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Wednesday, 10 February 2016


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The Visegrad 4 seem to have the market cornered when it comes to "possession of one's stones". The rest of the European and North American leaders are feeling around for what is gone. Thus their hands are so often in their pockets. All of us have the very worst political class. Ever.

Neville Chamberlain was naïve but honest. When he came back waving his piece of paper, he actually thought that he had achieved something. What ever else you might say about him, he might have been prepared to come to a deal with Hitler, but he had no plans at all for this country to sign up to the Third Reich.

I just wish I could say the same for Cameron and Merkel's Fourth Reich. However, I think that he is now beginning to realise that the great British public is starting to go off the EU, hence the increasingly desperate scare tactics to keep us in.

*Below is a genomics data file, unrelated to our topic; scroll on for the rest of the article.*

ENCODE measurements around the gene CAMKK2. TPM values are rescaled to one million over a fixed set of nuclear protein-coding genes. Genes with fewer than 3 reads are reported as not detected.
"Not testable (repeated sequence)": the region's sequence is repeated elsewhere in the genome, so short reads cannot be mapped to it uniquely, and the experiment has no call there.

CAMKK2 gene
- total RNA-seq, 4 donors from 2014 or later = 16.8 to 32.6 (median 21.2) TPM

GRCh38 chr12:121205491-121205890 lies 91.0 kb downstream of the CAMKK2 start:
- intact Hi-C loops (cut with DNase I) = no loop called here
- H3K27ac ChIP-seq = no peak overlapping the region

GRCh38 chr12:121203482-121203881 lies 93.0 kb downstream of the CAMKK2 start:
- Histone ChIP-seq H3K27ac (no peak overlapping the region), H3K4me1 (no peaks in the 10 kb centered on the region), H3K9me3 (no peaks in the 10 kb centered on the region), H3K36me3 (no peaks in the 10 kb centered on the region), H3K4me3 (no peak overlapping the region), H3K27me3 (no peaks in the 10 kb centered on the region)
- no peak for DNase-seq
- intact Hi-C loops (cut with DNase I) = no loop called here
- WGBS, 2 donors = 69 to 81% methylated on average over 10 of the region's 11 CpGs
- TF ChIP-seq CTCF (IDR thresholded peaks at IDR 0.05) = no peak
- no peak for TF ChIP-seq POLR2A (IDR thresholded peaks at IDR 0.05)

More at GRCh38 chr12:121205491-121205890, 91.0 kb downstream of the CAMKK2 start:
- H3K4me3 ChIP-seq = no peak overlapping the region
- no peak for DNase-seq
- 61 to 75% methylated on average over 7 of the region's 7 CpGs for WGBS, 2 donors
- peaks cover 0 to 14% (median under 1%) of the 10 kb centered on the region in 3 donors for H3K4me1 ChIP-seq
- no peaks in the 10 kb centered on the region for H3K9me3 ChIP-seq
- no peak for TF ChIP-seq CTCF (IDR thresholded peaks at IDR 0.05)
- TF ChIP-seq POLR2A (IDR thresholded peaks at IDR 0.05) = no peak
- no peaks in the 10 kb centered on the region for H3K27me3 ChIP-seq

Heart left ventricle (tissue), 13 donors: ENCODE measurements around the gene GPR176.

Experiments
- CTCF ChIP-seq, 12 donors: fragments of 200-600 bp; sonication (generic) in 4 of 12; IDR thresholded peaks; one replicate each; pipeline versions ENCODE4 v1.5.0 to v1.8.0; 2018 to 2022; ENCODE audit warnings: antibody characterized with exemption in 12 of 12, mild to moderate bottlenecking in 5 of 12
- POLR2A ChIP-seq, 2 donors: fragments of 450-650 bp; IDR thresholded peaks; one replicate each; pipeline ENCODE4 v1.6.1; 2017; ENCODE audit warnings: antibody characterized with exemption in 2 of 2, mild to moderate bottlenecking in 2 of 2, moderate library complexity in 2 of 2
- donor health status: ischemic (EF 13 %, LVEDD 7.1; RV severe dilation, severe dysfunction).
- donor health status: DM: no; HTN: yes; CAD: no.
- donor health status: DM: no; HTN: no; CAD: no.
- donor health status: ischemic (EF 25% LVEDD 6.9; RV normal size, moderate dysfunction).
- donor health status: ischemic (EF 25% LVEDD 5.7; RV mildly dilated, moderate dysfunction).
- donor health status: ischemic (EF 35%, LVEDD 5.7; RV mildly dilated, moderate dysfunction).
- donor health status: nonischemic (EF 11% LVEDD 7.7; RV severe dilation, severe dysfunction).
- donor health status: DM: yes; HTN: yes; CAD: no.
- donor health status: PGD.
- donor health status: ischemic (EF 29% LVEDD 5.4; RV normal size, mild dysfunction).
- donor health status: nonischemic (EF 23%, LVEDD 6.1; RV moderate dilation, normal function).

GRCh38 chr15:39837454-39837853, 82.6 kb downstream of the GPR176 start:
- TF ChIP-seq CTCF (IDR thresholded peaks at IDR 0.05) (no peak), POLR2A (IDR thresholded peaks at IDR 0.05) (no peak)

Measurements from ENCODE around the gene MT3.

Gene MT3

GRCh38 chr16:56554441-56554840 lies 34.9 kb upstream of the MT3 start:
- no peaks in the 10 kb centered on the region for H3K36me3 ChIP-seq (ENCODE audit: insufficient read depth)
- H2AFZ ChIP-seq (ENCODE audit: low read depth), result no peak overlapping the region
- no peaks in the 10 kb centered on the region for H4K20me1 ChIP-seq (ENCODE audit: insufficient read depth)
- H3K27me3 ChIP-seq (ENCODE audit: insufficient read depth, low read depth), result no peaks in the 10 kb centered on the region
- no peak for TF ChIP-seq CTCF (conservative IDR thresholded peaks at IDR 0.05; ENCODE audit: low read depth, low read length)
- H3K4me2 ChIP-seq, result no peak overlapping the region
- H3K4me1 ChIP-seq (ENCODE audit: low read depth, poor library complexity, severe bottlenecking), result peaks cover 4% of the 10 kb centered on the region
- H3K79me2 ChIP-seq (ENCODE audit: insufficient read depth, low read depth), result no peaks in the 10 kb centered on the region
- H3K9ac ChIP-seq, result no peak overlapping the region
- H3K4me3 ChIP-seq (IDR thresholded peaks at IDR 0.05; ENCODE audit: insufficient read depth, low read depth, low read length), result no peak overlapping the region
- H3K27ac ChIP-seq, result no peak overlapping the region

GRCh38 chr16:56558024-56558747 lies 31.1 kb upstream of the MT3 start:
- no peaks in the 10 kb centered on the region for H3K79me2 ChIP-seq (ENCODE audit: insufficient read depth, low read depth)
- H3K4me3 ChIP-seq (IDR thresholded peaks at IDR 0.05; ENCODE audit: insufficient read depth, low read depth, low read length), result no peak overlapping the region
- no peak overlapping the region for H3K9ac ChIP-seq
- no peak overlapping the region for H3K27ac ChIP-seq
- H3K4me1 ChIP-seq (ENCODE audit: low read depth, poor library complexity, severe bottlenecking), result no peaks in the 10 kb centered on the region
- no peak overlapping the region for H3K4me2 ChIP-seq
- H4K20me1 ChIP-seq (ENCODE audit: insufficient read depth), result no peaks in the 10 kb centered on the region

As it happens, Richard, it was probably slightly to our advantage to have that 'gap year' because it gave us a bit of chance to gear up and build more Spitfires. I'm not sure how much that weighed on Chamberlain's thinking at the time.

You have forgotten Anthony Eden who resigned in protest at Chamberlain's policy towards Mussolini's intervention in Spain. Eden went on to better things, I suppose, although his end was a bit sticky.

Thanks, 'H', I've just had a quick skim of Eden's Wiki entry. A more interesting man than I had hitherto thought. A brave soldier and a highly intelligent man brought down in the end by the first major signs of Britain's decline.

The last minister to resign on principle was Peter Carrington, at the time of the Falklands debacle, I believe.

Nowadays they have to be dragged, kicking and screaming, out of their ministerial limousines, even if they have committed criminal acts.

O tempora, o mores.

I think Robin Cook's resignation counts as a principled one too.

@H: you are correct, I had forgotten that.

Respect to him, even though he was less than respectable in, ahem, other ways.

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